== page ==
From the WaPo:
The globalization of real estate upends some of our basic assumptions about housing prices. We expect them to reflect local fundamentals — above all, how much people earn.
In a truly global market, that may not be the case. If there are enough rich people in China who want property in Vancouver, prices can float out of reach of the people who actually live and work there.
So just because prices look out of whack doesn’t necessarily mean there’s a bubble. Instead, wealthy foreigners are rationally overpaying, in order to protect themselves against risk at home. And the possibility of losing a little money if prices subside won’t deter them.
In effect, this means that absentee homeowners can price out people who are actually living in the area.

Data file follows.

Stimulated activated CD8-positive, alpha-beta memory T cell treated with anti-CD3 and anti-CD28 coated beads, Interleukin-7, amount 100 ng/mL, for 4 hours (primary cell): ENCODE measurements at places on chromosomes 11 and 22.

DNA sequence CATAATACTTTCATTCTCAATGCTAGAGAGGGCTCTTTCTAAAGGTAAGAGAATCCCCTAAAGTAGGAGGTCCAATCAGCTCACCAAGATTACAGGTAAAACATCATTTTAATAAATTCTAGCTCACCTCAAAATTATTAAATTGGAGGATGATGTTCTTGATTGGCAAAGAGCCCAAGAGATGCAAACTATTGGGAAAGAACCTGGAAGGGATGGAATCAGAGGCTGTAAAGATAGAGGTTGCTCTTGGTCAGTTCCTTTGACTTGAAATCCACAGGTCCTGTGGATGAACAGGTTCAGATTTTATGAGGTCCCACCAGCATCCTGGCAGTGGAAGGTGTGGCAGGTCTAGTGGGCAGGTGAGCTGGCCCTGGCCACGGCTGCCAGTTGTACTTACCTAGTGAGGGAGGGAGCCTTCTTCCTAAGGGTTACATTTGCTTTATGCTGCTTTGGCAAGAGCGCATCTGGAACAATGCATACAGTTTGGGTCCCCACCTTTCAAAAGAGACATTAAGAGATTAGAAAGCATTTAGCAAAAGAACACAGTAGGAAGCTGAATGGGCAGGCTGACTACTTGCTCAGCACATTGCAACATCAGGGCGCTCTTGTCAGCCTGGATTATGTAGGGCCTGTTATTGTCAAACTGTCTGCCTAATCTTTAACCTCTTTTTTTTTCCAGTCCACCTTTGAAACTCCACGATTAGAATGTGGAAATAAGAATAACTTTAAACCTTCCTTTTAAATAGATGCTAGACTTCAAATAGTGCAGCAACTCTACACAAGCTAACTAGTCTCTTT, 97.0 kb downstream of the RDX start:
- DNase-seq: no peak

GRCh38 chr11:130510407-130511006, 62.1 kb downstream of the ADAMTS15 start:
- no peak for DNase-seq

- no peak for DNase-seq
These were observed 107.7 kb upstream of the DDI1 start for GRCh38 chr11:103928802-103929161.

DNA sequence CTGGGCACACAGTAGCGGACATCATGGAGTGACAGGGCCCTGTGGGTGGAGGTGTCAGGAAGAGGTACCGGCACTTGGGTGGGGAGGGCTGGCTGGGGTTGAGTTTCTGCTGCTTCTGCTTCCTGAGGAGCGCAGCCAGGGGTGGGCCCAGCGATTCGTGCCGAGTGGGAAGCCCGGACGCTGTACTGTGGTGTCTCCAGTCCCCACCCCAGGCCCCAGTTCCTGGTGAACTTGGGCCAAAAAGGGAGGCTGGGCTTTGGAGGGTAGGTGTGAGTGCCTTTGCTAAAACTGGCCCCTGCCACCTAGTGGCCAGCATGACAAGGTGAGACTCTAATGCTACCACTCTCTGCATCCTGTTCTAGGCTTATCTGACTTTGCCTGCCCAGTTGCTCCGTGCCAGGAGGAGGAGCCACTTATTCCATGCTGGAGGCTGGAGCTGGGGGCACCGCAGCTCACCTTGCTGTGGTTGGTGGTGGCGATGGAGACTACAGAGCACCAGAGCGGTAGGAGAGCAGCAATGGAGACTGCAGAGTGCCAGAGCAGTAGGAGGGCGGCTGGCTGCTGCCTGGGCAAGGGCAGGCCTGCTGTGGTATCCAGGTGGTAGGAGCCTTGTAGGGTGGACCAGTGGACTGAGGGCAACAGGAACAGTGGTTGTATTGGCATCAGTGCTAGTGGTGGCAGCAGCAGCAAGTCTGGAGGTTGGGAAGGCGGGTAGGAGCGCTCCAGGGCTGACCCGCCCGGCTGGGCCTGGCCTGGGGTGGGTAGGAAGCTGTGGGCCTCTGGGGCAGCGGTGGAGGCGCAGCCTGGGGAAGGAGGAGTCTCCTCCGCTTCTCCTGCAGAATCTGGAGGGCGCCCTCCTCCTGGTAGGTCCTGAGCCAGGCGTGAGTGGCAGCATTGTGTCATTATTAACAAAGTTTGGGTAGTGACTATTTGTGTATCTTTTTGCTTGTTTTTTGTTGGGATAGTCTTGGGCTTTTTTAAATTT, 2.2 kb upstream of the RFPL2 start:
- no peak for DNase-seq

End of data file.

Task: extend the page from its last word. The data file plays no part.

It means that empty housing can drive up the cost of occupied housing (this parallels a concern about investors who would buy up housing to turn it into short-term rentals on platforms like Airbnb).
It means that cities may be short on housing that locals can afford even as a non-trivial share of their housing sits vacant. From there, the economic consequences ripple out: Empty homes are good business for security firms; they’re bad business for nearby retailers who rely on actual people to buy their goods and services.
So, what’s the solution to this new reality, if we want to keep neighborhoods occupied and cities affordable for the people who have jobs there? Writer Kyle Chayka at Pacific Standard has proposed an updated take on rent control: residency requirements. Make people occupy (or rent out) the housing they own.
Urban Planner Andy Yan suggests to Surowiecki a less draconian idea: Make foreigners pay a premium to buy up local housing.
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